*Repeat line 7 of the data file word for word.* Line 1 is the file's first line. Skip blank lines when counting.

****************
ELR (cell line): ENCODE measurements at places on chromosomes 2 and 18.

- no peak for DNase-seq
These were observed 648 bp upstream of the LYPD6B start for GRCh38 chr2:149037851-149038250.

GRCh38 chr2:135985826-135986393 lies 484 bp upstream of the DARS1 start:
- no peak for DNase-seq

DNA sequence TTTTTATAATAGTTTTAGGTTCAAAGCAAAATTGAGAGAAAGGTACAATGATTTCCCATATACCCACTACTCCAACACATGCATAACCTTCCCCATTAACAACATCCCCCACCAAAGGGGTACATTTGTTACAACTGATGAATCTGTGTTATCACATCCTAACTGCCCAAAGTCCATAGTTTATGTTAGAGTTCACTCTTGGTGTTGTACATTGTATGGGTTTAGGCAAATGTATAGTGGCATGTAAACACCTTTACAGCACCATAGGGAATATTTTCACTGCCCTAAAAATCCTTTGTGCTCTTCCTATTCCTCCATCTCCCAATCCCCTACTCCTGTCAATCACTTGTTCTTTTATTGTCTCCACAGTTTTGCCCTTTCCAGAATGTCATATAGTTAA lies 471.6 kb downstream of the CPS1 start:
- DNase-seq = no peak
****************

- DNase-seq = no peak